Considering its poetic roots (Russian literature, bard music), it is not a big surprise that lyrics play a far larger role in Russian rock than Western rock. Vocal melody is sometimes eschewed in favor of a more impassioned delivery (Viktor Tsoi, the lead singer of Kino, pioneered a characteristically strained, monotonous style of singing that has been imitated by many).

Russia has always been facing both East and West with its double-headed Eagle on the coat-of-arms. The Eastern derivative in the Russian rock came with soundtracks from movies like Day Watch that had Tamerlan's legend of the Chalk of Destiny at its roots. Russian rock expressively used and integrated elements from culture, as well as Western and Eastern (especially countries of the USSR).

Yngvar Bordrewich Steinholt[43] (University of Tromsø, Norway) has written a PhD thesis in English that was printed by The Mass Media Music Scholars Press titled "Rock in the Reservation" (2004) about the Leningrad Rock Club. It also touched upon the history of rock in Russia and its counter-cultural tendencies.


In Russian, the original meaning of word "рок" is "fate" or "doom". The word is used almost exclusively in fiction, especially poetry (more widely used synonym is "судьба"). These correlates with poetic roots of Russian rock and its attention to "serious" topics.

The wordplay is used in the song "This is Fate" (Russian: Это рок) from Aria's debut album "Mania Velichia".[44]

See also[edit]


  1. ^ a b History of Rock Music in Russia :: Music :: Culture & Arts :: Russia-InfoCentre
  2. ^ Владимир Высоцкий (Vladimir Vysotskiy ): Russmus:Bladimir Vysotskiy
  3. ^ Булат Окуджава (Bulat Okudzhava): Russian modern:bards Artist
  4. ^ a b c d Рок-Музыка В России
  5. ^ Brief biography of Yuri Shevchuk (in Russian)
  6. ^ History of Grazhdanskaya Oborona (in Russian), «Музыкальная Газета», Minsk, 1998
  7. ^ History of Rock Music in Russia :: Music :: Culture & Arts :: Russia-InfoCentre
  8. ^ History of Rock Music in Russia :: Music :: Culture & Arts :: Russia-InfoCentre
  9. ^ The legends of Russian Rock Music :: Music :: Culture & Arts :: Russia-InfoCentre
  10. ^ The legends of Russian Rock Music :: Music :: Culture & Arts :: Russia-InfoCentre
  11. ^ The legends of Russian Rock Music :: Music :: Culture & Arts :: Russia-InfoCentre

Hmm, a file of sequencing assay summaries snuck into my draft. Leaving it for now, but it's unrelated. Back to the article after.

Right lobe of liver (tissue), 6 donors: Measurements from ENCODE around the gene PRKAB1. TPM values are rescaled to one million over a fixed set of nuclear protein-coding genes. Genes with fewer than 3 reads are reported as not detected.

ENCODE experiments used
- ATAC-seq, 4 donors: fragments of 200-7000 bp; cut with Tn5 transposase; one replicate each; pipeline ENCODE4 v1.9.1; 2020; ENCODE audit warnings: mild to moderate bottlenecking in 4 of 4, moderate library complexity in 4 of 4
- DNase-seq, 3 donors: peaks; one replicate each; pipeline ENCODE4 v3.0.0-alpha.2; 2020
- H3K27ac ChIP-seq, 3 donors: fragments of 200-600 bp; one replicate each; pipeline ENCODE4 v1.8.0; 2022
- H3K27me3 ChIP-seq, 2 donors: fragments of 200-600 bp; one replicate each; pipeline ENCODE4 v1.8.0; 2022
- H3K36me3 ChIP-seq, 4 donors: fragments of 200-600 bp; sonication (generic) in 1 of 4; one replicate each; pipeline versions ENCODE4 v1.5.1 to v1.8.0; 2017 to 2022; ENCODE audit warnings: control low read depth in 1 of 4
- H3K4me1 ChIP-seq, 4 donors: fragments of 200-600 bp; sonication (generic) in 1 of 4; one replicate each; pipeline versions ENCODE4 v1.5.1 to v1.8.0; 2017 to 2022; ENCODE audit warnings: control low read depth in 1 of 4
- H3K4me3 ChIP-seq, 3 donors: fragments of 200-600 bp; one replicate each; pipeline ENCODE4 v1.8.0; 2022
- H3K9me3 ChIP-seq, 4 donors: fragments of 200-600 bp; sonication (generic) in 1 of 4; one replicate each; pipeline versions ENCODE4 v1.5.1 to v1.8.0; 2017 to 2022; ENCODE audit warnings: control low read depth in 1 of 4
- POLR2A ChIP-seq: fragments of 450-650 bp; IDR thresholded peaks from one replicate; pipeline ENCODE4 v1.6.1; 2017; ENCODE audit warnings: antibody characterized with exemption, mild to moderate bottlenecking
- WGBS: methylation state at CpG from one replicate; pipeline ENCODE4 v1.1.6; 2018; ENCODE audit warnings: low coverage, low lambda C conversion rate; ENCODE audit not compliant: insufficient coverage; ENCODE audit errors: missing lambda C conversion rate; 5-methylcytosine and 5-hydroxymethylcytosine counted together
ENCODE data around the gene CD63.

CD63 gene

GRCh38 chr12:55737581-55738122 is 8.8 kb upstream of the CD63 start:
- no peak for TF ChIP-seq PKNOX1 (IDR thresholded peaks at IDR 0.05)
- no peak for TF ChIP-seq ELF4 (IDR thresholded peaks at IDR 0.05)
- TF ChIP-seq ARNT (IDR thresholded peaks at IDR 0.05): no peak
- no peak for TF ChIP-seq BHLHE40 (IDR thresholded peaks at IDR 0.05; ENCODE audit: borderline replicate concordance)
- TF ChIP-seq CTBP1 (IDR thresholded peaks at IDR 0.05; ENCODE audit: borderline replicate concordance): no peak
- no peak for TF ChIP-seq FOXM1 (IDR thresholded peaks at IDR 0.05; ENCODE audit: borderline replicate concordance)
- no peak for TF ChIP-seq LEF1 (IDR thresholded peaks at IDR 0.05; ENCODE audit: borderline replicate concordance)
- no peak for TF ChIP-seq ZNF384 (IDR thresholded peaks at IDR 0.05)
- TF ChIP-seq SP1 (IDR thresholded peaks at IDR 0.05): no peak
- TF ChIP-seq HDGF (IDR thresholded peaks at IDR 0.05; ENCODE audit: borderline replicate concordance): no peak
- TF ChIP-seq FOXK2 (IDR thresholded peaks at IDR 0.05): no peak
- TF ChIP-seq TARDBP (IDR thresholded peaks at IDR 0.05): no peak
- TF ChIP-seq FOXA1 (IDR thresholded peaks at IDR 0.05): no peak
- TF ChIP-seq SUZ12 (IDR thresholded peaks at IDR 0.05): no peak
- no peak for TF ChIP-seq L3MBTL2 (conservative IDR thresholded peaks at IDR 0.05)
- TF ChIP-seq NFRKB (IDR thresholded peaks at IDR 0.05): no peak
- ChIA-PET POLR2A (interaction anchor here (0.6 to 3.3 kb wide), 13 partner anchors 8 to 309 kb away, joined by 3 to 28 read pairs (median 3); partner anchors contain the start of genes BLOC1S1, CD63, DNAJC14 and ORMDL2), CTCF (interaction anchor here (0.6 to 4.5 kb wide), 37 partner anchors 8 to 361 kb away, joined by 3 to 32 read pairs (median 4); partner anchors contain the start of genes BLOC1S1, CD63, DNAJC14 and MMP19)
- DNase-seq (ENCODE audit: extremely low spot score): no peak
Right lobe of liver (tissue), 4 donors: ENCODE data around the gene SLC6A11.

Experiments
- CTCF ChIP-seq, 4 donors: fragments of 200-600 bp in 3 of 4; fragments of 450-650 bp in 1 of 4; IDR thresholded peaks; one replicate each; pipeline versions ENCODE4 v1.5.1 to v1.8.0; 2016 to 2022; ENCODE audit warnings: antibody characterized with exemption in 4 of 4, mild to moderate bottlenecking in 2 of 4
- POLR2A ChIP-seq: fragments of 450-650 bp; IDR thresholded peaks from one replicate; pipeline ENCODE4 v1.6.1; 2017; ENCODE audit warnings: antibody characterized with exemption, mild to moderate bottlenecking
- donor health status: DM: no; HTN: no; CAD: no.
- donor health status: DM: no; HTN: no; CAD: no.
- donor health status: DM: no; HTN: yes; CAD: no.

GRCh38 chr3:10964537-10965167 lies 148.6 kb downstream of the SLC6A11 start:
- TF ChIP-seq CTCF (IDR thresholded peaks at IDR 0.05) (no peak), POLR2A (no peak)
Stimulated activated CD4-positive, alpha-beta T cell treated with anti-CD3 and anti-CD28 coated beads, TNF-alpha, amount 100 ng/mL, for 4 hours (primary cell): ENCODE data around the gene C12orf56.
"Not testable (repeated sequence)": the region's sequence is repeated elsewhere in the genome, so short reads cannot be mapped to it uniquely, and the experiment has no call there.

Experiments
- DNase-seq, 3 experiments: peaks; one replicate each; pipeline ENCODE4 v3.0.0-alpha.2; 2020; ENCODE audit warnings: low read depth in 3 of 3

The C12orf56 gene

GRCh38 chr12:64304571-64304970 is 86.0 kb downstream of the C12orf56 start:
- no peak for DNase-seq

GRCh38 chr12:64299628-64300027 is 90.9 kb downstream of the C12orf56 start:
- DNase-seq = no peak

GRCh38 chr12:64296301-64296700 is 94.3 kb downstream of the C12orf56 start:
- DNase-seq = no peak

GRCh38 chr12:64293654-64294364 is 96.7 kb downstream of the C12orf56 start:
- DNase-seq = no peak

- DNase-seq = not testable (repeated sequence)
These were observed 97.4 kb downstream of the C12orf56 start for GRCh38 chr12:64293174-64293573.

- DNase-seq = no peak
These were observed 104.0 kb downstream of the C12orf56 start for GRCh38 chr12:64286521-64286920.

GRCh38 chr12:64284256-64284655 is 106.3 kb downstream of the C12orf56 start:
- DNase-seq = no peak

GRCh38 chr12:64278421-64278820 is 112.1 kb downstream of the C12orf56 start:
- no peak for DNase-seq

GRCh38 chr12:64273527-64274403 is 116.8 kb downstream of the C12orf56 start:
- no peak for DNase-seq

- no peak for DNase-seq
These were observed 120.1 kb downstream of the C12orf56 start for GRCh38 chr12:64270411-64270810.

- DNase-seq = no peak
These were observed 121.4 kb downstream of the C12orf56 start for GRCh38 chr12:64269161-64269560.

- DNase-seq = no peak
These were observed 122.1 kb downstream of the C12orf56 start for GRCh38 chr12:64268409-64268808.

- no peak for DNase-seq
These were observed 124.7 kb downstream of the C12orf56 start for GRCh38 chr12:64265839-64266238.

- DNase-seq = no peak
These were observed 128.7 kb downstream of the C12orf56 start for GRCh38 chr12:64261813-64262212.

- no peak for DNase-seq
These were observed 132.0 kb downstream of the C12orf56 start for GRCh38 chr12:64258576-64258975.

12. ^ The legends of Russian Rock Music :: Music :: Culture & Arts :: Russia-InfoCentre
  13. ^ The legends of Russian Rock Music :: Music :: Culture & Arts :: Russia-InfoCentre
  14. ^ The legends of Russian Rock Music :: Music :: Culture & Arts :: Russia-InfoCentre
  15. ^ The legends of Russian Rock Music :: Music :: Culture & Arts :: Russia-InfoCentre
  16. ^ a b Russian Studies
  17. ^ The legends of Russian Rock Music :: Music :: Culture & Arts :: Russia-InfoCentre
  18. ^ The legends of Russian Rock Music :: Music :: Culture & Arts :: Russia-InfoCentre
  19. ^ The legends of Russian Rock Music :: Music :: Culture & Arts :: Russia-InfoCentre
  20. ^ History of Rock Music in Russia :: Music :: Culture & Arts :: Russia-InfoCentre
  21. ^ The legends of Russian Rock Music :: Music :: Culture & Arts :: Russia-InfoCentre
  22. ^ The legends of Russian Rock Music :: Music :: Culture & Arts :: Russia-InfoCentre
  23. ^ History of Rock Music in Russia :: Music :: Culture & Arts :: Russia-InfoCentre
  24. ^ Old-time rock 'n' roll/ The Scorpions are sweeping across America
  25. ^ Aqaurium Guide, 1986/06/27, "Red Wave" (in Russian)
  26. ^ The legends of Russian Rock Music :: Music :: Culture & Arts :: Russia-InfoCentre
  27. ^ Ночные Снайперы (Nochnye Snaypery): Russian modern:rock/pop Artist
  28. ^ Би-2 – Music at
  29. ^ Би-2 (Bi-2): Russian modern:rock/pop Artist
  30. ^ The legends of Russian Rock Music :: Music :: Culture & Arts :: Russia-InfoCentre
  31. ^ The legends of Russian Rock Music :: Music :: Culture & Arts :: Russia-InfoCentre
  32. ^ Victor Zinchuk::Biography
  33. ^ The legends of Russian Rock Music :: Music :: Culture & Arts :: Russia-InfoCentre
  34. ^ Зоил __ Где Брат Твой?
  35. ^ t.A.T.u. Biography (Rock Musicians) —
  36. ^ 2006 - All about group t.A.T.u - Site
  37. ^ Metal-Nightfall review for Temnozor (French)
  38. ^ Moscow Times: Russian Revival 22.03.2007 by Vladimir Kozlov
  39. ^ a b журнал "Автозвук"
  40. ^ "ВРЕМЯ Z" - журнал для интеллектуальной элиты общества
  41. ^ History of Rock Music in Russia :: Music :: Culture & Arts :: Russia-InfoCentre
  42. ^ History of Rock Music in Russia :: Music :: Culture & Arts :: Russia-InfoCentre
  43. ^ Yngvar Bordewich Steinholt´s homepage - Yngvar Bordewich Steinholts hjemmeside
  44. ^ "This is Fate" lyrics (Russian)

External links[edit]